In the end, all that's left is an Echo. Before, Violet's morbid ability to sense the dead led her to uncover dark murders and long-buried secrets in her small town. Now that she's working with a special investigative team, Violet hopes she can help even more people--whether by saving a life or catching a killer. Although she's relieved to finally be honest about what she can do, her instant connection with her mysterious partner, Rafe, is both confusing and unsettling, and their unique bond creates tension with her boyfriend, Jay. When she discovers the body of a college student murdered by "the collector," Violet refuses to give up on the case. With her own relationship on the line, Violet doesn't realize that the serial killer is looking to add to his collection and that she may have caught his eye. Will the life Violet has to save be her own?

The Last Ember

by Daniel Levin

Jonathan Marcus was a promising young archaeologist studying at the American Academy in Rome when a terrible accident during an illegal excavation resulted in a friend's death and Jonathan's expulsion from the academy. Jonathan abandoned archaeology for the law, developing a reputation as a skilful advocate for some of the art world's less scrupulous antiquities dealers. When his firm sends Jonathan to Rome to discredit the testimony of a prominent UN antiquities official, he's stunned to discover that the expert is Dr Emili Travia, a friend and fellow student at the academy who was also at the excavation. This chance reunion prompts Jonathan, against his better judgment, to help Emili as she searches for the fabled Tabernacle Menorah, a priceless historical artefact seized by Roman invaders in the first century AD and brought to Rome where it disappeared. As they scour the ancient sites of Rome for hints to the menorah's whereabouts - deciphering clues to its location left by ancient spies and 18th century art restorers - it quickly becomes clear that they are not alone in their quest. What follows is a treasure hunt like no other, a race to find the menorah in order to control a historical perspective of who can define - and redefine - the past.

The Last Empire

by Serhii Plokhy

On Christmas Day, 1991, President George H. W. Bush addressed the nation to declare an American victory in the Cold War: earlier that day Mikhail Gorbachev had resigned as the first and last Soviet president. The enshrining of that narrative, one in which the end of the Cold War was linked to the disintegration of the Soviet Union and the triumph of democratic values over communism, took center stage in American public discourse immediately after Bush's speech and has persisted for decades--with disastrous consequences for American standing in the world. As prize-winning historian Serhii Plokhy reveals in The Last Empire, the collapse of the Soviet Union was anything but the handiwork of the United States. On the contrary, American leaders dreaded the possibility that the Soviet Union--weakened by infighting and economic turmoil--might suddenly crumble, throwing all of Eurasia into chaos. Bush was firmly committed to supporting his ally and personal friend Gorbachev, and remained wary of nationalist or radical leaders such as recently elected Russian President Boris Yeltsin. Fearing what might happen to the large Soviet nuclear arsenal in the event of the union's collapse, Bush stood by Gorbachev as he resisted the growing independence movements in Ukraine, Moldova, and the Caucasus. Plokhy's detailed, authoritative account shows that it was only after the movement for independence of the republics had gained undeniable momentum on the eve of the Ukrainian vote for independence that fall that Bush finally abandoned Gorbachev to his fate. Drawing on recently declassified documents and original interviews with key participants, Plokhy presents a bold new interpretation of the Soviet Union's final months and argues that the key to the Soviet collapse was the inability of the two largest Soviet republics, Russia and Ukraine, to agree on the continuing existence of a unified state. By attributing the Soviet collapse to the impact of American actions, US policy makers overrated their own capacities in toppling and rebuilding foreign regimes. Not only was the key American role in the demise of the Soviet Union a myth, but this misplaced belief has guided--and haunted--American foreign policy ever since.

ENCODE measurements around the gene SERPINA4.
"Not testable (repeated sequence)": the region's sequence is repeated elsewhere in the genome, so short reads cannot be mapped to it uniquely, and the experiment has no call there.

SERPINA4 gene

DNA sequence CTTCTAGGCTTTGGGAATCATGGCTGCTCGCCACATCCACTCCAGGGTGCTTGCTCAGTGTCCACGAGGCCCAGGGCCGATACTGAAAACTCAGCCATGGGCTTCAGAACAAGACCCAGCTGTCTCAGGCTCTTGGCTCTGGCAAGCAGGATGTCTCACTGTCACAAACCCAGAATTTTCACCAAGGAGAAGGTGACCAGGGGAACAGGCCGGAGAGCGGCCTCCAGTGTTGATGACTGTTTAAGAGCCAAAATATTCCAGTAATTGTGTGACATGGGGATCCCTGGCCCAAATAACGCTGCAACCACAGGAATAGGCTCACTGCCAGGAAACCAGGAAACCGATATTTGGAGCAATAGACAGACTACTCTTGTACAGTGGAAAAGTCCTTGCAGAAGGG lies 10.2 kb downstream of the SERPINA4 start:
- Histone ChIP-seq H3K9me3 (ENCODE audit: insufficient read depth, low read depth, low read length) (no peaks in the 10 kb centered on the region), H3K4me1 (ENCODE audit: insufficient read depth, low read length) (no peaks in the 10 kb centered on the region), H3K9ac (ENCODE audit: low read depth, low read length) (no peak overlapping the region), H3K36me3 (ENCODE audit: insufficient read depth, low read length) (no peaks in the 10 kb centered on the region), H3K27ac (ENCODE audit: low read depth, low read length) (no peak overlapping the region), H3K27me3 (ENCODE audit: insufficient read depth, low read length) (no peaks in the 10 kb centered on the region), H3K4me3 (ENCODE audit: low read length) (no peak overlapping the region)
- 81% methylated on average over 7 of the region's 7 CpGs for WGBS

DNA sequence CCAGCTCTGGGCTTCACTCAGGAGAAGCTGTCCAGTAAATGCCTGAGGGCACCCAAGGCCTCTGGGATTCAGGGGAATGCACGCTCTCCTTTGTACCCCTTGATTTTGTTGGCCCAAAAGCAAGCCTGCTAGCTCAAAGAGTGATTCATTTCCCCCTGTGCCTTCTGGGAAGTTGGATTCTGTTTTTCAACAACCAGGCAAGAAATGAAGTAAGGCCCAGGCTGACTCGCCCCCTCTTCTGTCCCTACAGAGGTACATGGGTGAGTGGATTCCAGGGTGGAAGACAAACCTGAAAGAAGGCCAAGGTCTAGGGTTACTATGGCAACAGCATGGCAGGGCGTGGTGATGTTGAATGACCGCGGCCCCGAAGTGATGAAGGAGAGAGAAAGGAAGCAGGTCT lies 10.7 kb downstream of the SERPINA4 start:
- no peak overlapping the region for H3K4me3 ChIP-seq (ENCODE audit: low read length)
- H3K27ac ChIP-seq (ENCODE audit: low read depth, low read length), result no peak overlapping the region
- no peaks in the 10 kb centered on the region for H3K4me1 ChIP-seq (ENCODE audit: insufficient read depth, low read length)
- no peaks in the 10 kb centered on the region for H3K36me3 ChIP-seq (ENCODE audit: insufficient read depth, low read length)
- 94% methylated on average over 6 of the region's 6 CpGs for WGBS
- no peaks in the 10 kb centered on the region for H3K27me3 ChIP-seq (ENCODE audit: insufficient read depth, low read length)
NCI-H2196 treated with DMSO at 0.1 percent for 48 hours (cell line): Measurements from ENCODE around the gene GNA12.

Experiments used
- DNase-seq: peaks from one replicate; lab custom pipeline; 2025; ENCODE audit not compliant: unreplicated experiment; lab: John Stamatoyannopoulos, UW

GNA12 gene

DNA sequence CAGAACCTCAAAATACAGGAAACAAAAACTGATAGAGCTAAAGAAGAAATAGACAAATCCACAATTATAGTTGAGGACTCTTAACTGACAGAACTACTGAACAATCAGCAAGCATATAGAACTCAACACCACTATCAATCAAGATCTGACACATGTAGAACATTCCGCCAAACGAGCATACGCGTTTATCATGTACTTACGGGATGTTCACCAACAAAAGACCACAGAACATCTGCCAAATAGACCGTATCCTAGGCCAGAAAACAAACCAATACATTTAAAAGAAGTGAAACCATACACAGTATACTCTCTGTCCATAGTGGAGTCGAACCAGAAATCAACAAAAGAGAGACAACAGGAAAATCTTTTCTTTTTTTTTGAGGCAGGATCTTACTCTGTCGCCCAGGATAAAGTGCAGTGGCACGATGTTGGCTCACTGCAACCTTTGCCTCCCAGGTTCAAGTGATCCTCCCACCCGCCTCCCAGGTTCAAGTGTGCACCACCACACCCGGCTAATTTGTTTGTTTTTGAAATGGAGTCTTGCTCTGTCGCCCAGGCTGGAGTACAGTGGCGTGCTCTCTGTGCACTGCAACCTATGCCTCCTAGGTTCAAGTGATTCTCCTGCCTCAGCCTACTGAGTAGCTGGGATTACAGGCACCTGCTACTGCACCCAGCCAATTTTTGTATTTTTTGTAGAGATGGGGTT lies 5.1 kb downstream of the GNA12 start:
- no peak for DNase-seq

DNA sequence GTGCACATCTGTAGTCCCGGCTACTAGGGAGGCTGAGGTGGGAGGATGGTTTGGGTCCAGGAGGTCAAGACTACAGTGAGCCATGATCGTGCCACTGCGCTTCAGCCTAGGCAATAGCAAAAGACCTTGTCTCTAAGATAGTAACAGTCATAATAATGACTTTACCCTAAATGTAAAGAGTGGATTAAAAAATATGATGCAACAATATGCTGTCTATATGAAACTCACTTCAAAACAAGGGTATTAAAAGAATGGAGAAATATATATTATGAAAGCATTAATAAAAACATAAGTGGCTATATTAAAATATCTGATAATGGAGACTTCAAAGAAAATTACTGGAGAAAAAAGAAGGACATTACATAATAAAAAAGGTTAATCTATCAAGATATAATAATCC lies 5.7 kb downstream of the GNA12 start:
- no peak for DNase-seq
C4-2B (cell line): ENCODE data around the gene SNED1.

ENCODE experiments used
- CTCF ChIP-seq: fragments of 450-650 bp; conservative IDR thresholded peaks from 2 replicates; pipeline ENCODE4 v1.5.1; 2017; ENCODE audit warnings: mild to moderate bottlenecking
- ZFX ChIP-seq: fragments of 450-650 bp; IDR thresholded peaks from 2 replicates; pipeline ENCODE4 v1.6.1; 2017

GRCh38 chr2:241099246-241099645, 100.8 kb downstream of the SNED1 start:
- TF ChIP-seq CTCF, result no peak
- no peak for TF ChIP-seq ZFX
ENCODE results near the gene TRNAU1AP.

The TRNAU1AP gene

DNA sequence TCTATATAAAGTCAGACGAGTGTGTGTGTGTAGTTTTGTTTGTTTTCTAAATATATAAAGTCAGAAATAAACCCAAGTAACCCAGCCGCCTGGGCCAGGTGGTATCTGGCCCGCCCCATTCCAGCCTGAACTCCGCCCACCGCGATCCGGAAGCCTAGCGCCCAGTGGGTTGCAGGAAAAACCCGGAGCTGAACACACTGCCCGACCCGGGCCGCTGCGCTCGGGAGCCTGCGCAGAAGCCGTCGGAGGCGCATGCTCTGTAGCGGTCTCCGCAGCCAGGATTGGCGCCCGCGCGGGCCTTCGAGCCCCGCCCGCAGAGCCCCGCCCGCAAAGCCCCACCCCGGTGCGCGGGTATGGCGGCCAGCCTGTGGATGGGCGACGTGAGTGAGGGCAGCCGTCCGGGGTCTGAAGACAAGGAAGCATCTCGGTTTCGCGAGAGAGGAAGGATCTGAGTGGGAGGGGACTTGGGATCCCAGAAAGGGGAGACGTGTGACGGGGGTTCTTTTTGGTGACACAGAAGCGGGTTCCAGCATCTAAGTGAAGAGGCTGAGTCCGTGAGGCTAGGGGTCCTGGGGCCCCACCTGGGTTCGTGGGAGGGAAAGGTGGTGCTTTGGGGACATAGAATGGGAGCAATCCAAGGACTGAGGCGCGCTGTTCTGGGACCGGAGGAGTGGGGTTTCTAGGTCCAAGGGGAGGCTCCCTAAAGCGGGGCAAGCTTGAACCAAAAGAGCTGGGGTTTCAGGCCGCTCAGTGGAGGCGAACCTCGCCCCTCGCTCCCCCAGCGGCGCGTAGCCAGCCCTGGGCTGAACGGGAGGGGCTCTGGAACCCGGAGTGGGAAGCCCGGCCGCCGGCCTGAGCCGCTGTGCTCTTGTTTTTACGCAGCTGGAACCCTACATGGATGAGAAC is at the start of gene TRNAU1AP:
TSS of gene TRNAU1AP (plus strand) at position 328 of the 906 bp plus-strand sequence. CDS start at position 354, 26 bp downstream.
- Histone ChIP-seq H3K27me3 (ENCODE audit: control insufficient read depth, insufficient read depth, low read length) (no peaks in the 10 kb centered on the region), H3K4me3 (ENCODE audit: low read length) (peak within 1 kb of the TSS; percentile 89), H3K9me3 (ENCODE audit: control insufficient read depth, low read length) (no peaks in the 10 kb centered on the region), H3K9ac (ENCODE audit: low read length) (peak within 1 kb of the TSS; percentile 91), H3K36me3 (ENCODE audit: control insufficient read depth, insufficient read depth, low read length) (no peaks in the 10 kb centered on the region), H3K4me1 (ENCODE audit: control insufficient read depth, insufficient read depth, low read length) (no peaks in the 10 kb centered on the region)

The Last Empire

by Serhii Plokhy